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Tuesday, 14 November 1905

Senator GUTHRIE (South Australia) - I am surprised at the reasons given in support of Senator Macfarlane's amendment, more especially as it relates to Tasmanian apples.

Senator Dobson - It relates to all goods.

Senator GUTHRIE - Last year, when we were discussing the Sea Carriage of Goods Bill, it was proposed to throw on the ship-owner the whole onus of inspecting every case of apples.

Senator Macfarlane - Not the contents of the cases.

Senator GUTHRIE - The contents of the cases. Under that Bill, it was proposed to hold the ship-owner responsible for every case of apples for which he gave a receipt.

Senator Sir Josiah Symon - Nothing of the kind ; if the apples were bad, or badly packed, the ship-owner was not to be held responsible.

Senator GUTHRIE - But the shipowner had to examine every case in order to see whether the apples were bad, or badly packed.

Senator Sir Josiah Symon - The honorable senator is entirely, though unintentionally, misrepresenting the effect of that proposal.

Senator GUTHRIE - The proposal threw upon the ship-owner the entire responsibility of landing the apples at the

Other end in good order and condition.

Senator Sir Josiah Symon - The shipowner was not responsible for anything of the kind.

Senator GUTHRIE - All the shipowner had to do was to take every care of the cargo. It threw upon the ship-owner the onus of not taking any apples on board in bad condition.

Senator Sir Josiah Symon - Nothing of the kind.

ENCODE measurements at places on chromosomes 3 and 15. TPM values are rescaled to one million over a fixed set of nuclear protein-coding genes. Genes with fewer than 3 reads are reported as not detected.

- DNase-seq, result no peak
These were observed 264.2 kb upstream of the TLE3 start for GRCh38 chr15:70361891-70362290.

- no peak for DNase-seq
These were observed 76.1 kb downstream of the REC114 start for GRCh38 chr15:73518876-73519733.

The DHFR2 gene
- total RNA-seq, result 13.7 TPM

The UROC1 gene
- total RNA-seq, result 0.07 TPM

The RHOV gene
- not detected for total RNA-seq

Senator GUTHRIE - If the ship-owner took on board apples in bad condition, how could he land them in good condition? The ship-owner had to give a receipt for cargo received.

Senator Sir Josiah Symon - He had to give a receipt only as to the external condition of the cases.

Senator GUTHRIE - Then he could not be held responsible for the fruit at the other end.

Senator Sir Josiah Symon - Of course not; nobody ever said he was.

Senator GUTHRIE - When that Bill was before Parliament, it was argued that the ship-owner would have to take the responsibility of examining the fruit. At any rate, without any Act of the kind, from every bag of wheat exported from South Australia a sample is taken, and afterwards sent on by the mail boat.

Senator Sir Josiah Symon - The honorable senator is utterly mistaken. A sample of the ship-load is taken.

Senator GUTHRIE - I have shipped thousands of tons of wheat, and I know that a sample of a couple of ounces is taken out of every bag, and that these samples are all put together, and kept as a sample of the ship's cargo. That has been the custom in South Australia for the last twenty years.

Senator Gray - Then the position is much more serious than we thought.

Senator GUTHRIE - It has never been thought a serious position in South Australia. As the bags come down to the vessel by gravitation, a boy takes a sample from each, and drops the sample into a bucket; and there should be no great difficulty in taking samples of other goods. The clause does not make it imperative that the inspector shall sample every box or case, but only the bulk of the shipment, and I see no trouble in the matter.

Senator Sir Josiah Symon - Then why not make some provision in the clause for the inspection?

Senator GUTHRIE - But it is suggested that before making the inspection the officer shall have good reason to believe that there is fraud.

Senator Sir Josiah Symon - Why not?

Senator GUTHRIE - Why should we not make a similar provision under the Customs Act? When a cargo arrives the Customs officer singles out cases here and there, with the examination of which he is satisfied, and nobody complains of the practice. I can only suppose that the opposition to this clause means a fear that something may happen which does not now happen in the ordinary course in shipping goods.

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